I currently write for the big three.....Bass Resource, Ultimate Bass and Kevin's as well as a ton of smaller sites. Tournament competition, TV shows, radio spots, newspaper articles...these things all will come with time if you know how to market yourself. In all honesty, I have sent out 5 resumes to companies and they picked me up. My other sponsors either contacted me after reading one of my articles mentioning their products or scooped me up at a show after they heard a seminar or lecture I did. My success has been based on marketing myself and how I conduct myself in public. One advantage is that I've been a NYC Police Officer for 11years. I can talk to anyone without being intimidated, that is a big bonus. Some guys just can't speak in public, that may be a requirement to a staff position with some companies. One important thing is that you must be humble and not cocky or arrogant. That turns people off. You may know that you are good, but don't let people think that you know it. There is nothing wrong with confidence. Remember the company your represent is counting on you to be a reflection of their whole consumer approach. If you act unprofessionally, and I've seen guys do it, you will alienate your sponsor and ultimately lose them.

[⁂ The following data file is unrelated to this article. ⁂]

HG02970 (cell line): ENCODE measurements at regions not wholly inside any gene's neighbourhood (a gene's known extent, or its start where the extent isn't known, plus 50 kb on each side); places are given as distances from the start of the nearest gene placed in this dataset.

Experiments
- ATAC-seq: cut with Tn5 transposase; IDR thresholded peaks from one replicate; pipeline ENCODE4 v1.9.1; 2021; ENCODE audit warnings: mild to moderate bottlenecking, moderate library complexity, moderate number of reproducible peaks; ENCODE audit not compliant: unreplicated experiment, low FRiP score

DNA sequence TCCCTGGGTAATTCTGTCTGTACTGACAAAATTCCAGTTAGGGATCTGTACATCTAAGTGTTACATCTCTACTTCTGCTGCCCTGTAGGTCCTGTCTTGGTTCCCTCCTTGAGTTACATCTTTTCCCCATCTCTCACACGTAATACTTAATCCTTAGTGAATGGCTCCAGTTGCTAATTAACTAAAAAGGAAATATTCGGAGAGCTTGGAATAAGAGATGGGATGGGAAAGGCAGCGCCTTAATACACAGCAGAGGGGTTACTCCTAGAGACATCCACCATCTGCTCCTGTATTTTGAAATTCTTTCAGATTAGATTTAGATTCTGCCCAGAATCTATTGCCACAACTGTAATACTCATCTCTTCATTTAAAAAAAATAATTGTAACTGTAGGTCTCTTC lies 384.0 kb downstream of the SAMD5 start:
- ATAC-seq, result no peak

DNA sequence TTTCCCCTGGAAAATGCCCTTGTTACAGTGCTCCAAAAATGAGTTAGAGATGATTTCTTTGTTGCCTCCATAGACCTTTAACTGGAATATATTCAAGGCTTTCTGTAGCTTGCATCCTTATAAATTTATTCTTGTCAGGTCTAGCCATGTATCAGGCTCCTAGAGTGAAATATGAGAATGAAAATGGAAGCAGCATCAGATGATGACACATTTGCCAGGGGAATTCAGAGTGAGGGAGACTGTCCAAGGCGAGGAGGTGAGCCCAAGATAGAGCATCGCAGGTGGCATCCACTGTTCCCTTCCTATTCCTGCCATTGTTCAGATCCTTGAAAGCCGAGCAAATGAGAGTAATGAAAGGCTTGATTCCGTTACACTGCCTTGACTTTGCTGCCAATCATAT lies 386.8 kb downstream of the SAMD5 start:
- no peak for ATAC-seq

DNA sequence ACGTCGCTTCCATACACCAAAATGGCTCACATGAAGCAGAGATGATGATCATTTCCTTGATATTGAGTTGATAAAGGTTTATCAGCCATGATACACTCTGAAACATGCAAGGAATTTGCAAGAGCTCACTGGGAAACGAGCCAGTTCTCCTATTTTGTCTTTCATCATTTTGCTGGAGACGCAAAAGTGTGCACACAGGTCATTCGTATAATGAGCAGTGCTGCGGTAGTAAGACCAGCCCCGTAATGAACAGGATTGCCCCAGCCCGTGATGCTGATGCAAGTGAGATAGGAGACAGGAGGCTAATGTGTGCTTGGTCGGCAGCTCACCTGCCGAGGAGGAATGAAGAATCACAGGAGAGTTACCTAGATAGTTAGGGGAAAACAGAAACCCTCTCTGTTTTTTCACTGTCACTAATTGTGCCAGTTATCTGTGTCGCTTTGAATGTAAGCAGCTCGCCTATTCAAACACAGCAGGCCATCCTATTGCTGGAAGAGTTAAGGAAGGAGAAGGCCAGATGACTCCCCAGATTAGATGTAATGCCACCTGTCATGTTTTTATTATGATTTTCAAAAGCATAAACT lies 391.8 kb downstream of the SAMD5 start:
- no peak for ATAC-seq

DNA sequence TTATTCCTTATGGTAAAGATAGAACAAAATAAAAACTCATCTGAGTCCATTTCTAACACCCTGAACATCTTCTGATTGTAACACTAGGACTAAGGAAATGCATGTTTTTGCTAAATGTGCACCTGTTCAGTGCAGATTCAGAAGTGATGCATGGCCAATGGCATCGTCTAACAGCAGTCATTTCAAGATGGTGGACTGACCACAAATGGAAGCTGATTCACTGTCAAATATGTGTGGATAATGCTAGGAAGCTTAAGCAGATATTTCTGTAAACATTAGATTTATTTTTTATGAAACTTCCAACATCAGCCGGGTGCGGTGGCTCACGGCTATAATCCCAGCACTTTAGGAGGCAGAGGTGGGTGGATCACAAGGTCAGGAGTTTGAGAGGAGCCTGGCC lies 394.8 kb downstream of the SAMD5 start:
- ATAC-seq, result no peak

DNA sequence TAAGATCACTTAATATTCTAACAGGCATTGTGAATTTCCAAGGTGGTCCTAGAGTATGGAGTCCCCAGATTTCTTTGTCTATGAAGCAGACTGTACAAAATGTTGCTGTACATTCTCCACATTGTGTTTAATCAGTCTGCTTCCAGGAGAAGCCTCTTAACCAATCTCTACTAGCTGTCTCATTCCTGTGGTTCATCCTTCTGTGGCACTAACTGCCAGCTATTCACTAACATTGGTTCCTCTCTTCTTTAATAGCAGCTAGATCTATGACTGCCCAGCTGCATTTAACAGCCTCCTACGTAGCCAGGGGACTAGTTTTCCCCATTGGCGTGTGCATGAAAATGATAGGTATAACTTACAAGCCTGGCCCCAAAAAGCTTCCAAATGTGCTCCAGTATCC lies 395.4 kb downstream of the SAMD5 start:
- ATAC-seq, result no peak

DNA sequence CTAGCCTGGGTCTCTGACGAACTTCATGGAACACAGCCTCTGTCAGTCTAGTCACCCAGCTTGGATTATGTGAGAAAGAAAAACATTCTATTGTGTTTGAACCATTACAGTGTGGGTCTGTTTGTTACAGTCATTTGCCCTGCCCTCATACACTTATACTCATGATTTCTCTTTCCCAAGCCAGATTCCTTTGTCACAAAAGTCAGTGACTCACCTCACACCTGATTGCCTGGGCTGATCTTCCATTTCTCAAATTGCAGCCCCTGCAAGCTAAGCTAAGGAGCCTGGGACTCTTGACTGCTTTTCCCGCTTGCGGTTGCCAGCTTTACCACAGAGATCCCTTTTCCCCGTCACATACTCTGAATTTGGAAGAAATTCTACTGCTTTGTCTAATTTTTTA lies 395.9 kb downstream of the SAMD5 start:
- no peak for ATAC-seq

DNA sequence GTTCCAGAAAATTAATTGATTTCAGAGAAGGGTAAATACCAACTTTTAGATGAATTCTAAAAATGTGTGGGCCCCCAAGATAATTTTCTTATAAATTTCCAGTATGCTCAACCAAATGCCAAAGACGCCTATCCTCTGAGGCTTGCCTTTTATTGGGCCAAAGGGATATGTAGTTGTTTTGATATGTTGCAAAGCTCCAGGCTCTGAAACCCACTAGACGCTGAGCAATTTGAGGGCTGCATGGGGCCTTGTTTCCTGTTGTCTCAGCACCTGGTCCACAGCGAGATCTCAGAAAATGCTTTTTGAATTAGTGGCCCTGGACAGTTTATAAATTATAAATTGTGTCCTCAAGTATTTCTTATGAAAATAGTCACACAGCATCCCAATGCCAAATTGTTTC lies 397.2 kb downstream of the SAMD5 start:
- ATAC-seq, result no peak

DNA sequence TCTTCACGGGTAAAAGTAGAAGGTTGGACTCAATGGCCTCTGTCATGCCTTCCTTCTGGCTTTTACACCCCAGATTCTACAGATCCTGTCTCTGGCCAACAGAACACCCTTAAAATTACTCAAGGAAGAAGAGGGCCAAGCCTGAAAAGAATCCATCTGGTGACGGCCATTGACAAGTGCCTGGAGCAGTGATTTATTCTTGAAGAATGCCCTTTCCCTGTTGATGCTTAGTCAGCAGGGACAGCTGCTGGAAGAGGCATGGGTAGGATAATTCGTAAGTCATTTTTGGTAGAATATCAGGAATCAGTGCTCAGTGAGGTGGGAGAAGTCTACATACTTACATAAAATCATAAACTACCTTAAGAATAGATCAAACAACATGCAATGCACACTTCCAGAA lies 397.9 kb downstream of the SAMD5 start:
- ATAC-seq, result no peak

I've worked with some incredible anglers at shows,